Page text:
Dome projection   2 comments

I have been interested in projection on spherical domes for a while, but never had the chance to experiment on an actual dome. This situation changed after I met Dave Pentecost a couple of years ago. Dave is an advocate and practitioner of the use of digital domes in education and art, and has been documenting his advances in the development of a low-cost dome authoring and projection system in this website. A dome system following those specifications is being installed at an amazing place in New York, the Lower Eastside Girls Club, a Center for Community for girls and young women on the Lower East Side. The Girls Club has been running since 1996, but recently moved to a brand new building that includes the 30 feet hemispherical planetarium, among many other facilities. A recent visit to the Girls Club’s planetarium allowed me to test the code I wrote earlier for dome projection (and realize that it was wrong), and discuss with Dave how we could use Processing and other software tools to allow people to easily create visual content for domes and to carry out artistic projects specifically tailored to the context of the planetarium. These tests and discussions lead to some recent technical developments that I will describe in more detail below.

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Posted September 6, 2013 by ac in Art projects, Programming

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Processing 2.0 is out! Processing 2.0 is in!   14 comments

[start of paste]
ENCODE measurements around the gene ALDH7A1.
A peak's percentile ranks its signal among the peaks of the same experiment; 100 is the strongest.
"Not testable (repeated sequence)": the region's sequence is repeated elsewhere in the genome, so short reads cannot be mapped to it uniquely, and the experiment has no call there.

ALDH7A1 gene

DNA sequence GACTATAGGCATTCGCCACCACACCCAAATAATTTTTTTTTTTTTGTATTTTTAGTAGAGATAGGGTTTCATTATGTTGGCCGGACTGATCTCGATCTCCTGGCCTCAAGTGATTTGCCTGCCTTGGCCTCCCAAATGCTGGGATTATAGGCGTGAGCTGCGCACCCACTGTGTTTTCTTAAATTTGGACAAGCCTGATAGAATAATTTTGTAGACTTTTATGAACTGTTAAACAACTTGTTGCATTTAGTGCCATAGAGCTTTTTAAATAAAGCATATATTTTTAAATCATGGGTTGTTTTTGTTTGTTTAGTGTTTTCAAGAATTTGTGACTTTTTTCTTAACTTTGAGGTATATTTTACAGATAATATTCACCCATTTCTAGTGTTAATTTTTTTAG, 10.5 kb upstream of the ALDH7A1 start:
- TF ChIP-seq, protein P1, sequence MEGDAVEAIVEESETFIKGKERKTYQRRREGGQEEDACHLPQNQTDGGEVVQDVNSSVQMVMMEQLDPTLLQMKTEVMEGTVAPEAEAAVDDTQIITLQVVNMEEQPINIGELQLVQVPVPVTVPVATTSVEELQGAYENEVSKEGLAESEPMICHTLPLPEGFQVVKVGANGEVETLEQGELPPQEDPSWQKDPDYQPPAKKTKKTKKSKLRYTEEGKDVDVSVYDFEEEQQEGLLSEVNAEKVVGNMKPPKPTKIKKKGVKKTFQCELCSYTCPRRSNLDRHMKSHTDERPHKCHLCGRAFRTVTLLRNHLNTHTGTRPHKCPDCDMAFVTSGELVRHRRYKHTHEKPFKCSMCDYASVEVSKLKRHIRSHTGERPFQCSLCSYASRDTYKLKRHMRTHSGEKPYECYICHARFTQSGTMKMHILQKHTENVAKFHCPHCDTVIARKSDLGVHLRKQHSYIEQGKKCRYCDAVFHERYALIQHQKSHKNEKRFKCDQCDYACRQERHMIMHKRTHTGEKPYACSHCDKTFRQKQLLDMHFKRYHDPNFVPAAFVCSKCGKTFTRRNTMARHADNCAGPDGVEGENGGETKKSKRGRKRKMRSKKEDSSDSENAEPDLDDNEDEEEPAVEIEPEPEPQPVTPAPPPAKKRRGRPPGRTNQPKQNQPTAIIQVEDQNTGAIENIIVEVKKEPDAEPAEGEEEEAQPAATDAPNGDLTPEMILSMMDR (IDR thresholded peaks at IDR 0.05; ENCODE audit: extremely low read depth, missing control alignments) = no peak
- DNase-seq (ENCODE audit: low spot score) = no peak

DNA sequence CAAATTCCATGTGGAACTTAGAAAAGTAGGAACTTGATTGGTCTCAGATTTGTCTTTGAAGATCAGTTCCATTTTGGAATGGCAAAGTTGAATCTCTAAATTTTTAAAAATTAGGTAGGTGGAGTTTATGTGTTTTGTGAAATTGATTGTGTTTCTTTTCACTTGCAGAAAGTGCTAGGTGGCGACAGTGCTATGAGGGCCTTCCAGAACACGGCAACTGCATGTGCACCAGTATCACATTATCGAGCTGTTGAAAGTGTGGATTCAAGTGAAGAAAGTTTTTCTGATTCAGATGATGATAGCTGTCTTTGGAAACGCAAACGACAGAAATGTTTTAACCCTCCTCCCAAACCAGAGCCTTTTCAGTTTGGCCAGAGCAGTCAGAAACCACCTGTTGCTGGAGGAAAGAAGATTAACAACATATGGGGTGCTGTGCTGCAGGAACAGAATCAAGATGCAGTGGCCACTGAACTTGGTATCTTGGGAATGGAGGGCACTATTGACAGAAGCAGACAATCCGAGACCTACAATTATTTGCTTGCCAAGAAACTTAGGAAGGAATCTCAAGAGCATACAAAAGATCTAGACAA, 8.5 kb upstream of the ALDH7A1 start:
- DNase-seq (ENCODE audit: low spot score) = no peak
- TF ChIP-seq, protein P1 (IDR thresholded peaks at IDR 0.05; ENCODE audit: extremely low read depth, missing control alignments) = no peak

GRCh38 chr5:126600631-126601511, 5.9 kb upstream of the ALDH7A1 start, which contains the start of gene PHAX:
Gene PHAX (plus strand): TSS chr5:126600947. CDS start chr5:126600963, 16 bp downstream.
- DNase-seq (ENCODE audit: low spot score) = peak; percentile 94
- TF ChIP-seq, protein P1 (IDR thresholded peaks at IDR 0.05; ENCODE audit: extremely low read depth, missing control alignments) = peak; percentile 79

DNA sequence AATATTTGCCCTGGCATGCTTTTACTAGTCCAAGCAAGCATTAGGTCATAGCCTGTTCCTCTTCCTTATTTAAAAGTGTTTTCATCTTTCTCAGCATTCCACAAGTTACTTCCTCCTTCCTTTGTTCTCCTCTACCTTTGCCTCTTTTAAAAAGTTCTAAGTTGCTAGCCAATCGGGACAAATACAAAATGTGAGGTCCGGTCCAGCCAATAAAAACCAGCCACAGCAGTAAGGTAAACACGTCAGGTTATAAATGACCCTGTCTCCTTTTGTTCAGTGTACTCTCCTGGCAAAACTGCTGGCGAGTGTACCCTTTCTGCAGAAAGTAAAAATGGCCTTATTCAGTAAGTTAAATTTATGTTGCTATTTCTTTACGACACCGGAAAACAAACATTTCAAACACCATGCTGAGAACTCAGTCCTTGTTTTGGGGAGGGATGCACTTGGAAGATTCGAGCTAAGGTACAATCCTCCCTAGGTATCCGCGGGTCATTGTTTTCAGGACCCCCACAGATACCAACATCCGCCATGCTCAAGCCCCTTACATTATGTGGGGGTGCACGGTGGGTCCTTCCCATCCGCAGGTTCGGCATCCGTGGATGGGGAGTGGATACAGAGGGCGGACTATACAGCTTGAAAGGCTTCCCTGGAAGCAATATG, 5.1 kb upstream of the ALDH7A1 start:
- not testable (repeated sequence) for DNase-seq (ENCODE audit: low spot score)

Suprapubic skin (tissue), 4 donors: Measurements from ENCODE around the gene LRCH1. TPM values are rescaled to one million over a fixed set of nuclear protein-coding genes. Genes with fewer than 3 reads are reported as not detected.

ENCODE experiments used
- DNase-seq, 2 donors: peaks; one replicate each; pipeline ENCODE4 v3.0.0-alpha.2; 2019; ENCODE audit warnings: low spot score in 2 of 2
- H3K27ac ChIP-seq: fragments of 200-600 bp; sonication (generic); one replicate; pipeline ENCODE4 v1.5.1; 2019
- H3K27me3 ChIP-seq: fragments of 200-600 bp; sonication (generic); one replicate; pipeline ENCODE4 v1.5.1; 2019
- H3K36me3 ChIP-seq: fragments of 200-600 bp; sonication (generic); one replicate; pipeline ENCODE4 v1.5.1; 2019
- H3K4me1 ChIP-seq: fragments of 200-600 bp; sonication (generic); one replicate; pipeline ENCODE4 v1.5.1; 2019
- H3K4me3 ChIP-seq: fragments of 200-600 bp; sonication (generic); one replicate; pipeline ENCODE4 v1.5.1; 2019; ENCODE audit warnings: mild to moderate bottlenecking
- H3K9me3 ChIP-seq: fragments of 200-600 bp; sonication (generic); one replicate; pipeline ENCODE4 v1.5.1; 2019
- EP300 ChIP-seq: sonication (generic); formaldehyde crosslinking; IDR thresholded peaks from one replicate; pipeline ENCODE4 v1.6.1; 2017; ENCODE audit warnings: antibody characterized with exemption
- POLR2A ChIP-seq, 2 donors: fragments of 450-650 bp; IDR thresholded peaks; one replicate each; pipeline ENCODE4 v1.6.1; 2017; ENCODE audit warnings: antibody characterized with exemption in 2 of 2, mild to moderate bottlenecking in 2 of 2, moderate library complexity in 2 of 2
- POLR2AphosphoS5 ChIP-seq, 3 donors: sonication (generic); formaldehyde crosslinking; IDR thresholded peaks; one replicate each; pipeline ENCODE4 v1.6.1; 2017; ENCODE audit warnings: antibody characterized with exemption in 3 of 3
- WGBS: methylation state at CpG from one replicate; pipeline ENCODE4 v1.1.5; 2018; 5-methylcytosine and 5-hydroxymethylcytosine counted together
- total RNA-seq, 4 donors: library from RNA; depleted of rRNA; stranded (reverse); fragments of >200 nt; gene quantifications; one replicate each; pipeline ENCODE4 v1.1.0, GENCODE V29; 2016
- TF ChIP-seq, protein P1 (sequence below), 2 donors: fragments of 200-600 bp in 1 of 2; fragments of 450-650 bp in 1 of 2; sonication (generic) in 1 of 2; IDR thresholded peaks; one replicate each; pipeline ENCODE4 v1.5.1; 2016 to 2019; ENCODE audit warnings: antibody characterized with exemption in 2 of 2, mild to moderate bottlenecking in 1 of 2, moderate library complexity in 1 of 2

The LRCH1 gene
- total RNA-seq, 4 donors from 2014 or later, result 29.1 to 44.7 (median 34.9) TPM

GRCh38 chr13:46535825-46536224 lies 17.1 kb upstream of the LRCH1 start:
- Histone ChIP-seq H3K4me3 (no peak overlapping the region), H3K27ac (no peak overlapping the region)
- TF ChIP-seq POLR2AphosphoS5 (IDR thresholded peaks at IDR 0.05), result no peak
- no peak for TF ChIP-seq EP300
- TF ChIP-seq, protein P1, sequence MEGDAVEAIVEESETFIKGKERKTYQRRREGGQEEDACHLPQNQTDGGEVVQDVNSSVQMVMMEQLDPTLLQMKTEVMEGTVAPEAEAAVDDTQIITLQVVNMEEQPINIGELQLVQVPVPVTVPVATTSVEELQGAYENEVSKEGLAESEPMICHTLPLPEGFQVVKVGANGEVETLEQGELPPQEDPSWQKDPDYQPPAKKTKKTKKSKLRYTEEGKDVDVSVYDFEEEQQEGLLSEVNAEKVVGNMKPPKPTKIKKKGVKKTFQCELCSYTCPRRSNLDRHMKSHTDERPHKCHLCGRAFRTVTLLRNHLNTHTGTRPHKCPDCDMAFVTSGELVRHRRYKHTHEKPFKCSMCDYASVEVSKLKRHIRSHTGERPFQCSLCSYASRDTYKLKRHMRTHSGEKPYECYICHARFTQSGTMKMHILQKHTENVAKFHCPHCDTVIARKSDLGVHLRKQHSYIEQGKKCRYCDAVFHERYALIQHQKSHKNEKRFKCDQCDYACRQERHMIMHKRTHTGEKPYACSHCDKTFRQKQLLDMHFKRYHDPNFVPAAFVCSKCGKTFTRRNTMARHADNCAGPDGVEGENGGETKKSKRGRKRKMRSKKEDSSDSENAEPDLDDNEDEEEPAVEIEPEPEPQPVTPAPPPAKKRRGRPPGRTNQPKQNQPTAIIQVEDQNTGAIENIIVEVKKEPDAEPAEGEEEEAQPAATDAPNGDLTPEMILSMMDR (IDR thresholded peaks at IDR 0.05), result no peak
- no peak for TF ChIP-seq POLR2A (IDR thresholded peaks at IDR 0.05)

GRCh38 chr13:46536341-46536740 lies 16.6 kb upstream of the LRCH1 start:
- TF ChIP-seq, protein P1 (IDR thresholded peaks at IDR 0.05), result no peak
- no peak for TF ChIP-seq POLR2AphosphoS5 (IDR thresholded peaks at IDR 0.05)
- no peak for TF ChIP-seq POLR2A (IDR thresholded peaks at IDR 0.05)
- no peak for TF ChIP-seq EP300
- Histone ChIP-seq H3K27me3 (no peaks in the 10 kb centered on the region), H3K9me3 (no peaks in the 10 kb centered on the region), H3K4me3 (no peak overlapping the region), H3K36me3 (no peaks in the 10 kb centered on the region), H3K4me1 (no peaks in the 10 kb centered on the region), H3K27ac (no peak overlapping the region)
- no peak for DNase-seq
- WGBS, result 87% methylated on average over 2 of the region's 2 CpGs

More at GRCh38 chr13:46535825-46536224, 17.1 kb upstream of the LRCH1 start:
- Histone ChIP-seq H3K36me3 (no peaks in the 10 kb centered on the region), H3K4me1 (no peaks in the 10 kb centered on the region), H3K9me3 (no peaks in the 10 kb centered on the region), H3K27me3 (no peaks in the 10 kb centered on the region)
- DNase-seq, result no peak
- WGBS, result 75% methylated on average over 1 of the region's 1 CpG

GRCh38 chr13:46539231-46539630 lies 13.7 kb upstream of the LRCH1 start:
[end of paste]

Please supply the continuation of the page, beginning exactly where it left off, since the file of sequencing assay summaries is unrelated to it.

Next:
Yesterday was a very important day for the Processing project, as a new stable version, “the 2.0″, has been released. This release is the result of the hard work of a small team of volunteers over the course of the past two years, plus the fundamental support and contributions from the entire Processing community. For me, this release is particularly significant since it includes a major rewrite of the OpenGL and video libraries, which represents my main contribution to the project since I become involved in it almost 5 years ago. After a long period of development, it is very satisfactory to reach a point where the code is good enough to abandon the nebulous territory the of alphas and betas. Of course, a stable release like this is also a compromise between imagination and time. Despite of the standing issues that result from that compromise, Processing 2.0 retains all the functionality that turned it into a widely used tool in computational arts, as well as adding new features and improvements that extends its capabilities and also serve as the starting point for future developments. In what follows, I’d like to describe in more detail some of the technical challenges we faced while working on the new OpenGL library, and the solutions attempted in order to deal with those challenges.
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Posted June 4, 2013 by ac in Programming

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Shaders in Processing 2.0 beta   8 comments

Processing 2.0 beta was finally released a couple of weeks ago, with the 2.0b3 version being the latest release in the beta series at this time. The new shader API described in the previous posts (1, 2, and 3) received some tweaking and cleaning-up, so the examples mentioned earlier might not work properly. Check below for a more detailed description of the shader API updates in the beta.
Update: With the release of Processing 2.0 final, some of the contents in this post are outdated, please check this tutorial for a detailed description of the finalized shader API.

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Posted September 24, 2012 by ac in Programming, Software

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Shaders in Processing 2.0 – Part 3   Leave a comment